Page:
Keeping these tips in mind before starting a roofing job can help eliminate a lot of hassle and problems that otherwise may occur and delay one1s work.

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    Lay Out The Starter Shingles

    • 5.1;-;Start in the lower left corner and work towards the valley. Read the manufacturer’s instructions specific to the type of shingle.
    • 5.2;-;Snap a horizontal chalk line 5-10″ from the lower edge of the roof. Adjust the measurement according to the type of shingle.
    • 5.3;-;Snap a vertical chalk line every 6 and horizontal lines at regular intervals to ensure the rows of shingles will be straight.
    • 5.4;-;Use a starter strip or cut the tabs off the shingles to be used.
    • 5.5;-;Cut 3-5″ from the left side of the shingle to stagger joins.
    • 5.6;-;Install the starter shingle with the adhesive strip on the edge of the roof. Overlap the fascia boards by approximately 3/8″.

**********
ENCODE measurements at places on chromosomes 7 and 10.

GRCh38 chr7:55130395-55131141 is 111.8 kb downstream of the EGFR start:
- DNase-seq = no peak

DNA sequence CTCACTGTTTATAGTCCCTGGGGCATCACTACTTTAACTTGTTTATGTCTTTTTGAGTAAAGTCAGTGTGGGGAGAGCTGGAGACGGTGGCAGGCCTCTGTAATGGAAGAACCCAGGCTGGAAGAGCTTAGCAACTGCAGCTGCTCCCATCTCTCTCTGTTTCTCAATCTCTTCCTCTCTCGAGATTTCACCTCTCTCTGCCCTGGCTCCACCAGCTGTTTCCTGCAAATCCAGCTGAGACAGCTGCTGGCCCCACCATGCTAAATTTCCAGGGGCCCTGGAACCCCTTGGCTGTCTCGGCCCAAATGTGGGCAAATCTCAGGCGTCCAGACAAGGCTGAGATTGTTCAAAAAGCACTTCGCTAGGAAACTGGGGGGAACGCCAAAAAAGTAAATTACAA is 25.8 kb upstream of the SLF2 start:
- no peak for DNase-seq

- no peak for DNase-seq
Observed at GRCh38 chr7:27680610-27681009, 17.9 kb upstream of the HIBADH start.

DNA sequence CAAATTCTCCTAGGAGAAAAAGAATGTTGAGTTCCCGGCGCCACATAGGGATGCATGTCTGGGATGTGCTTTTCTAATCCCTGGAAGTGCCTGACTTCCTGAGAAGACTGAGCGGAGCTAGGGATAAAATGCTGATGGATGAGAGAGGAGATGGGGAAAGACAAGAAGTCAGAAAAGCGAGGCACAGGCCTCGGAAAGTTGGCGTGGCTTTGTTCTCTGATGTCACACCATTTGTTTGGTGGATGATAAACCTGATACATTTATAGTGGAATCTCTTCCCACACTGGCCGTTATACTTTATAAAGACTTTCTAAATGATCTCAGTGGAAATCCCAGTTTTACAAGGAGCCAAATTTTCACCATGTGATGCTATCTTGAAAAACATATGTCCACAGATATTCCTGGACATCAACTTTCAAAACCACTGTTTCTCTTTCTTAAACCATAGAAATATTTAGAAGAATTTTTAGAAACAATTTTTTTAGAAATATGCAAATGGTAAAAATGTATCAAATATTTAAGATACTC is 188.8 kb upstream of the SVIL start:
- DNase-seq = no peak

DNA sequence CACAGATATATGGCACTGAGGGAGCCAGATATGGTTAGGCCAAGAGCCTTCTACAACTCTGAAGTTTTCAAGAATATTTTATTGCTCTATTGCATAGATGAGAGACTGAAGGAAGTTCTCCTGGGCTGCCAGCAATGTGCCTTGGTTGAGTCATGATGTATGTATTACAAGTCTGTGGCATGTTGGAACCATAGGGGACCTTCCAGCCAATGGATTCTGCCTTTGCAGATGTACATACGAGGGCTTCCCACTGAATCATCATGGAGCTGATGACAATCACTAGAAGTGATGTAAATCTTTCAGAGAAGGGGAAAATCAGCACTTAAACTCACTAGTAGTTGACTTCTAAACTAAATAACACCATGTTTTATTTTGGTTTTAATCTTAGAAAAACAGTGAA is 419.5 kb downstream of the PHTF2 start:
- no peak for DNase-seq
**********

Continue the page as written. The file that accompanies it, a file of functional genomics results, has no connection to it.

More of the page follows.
• 5.7;-;Align with the chalk line. If necessary, move and snap another line according to the width of the starter strip
    • 5.8;-;Secure the starter strip with 4 nails equally spaced. Do not nail closer than 6″ from the fascia board, 1″ from the lateral edges, and ½” above each notch. Do not nail into the self-adhesive strip. Nails must be perfectly straight and flush with the surface of the shingles.
    • 5.9;-;Install starter rows the entire length of the eaves.
    • 5.10;-;When you come to a valley, place the starter strip on top of the flashing and cut along the chalk line.
    • 5.11;-;Nail 2″ from the chalk line.
    • 5.12;-;Make a 2″ bevel cut in the upper corner of the strip and coat the valley side with asphalt sealant.

    What Size Nails Do You Use For Shingles

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    Proper NailApplication For Asphalt ShinglesNails should have a minimum, nominal shank diameter of 11- or 12-gauge, and a minimum head diameter of three-eighths of an inch. The length of each nail must be a minimum of 1¼ inches long, and for roof-overs, Atlas recommends a nail length of at least 2 inches.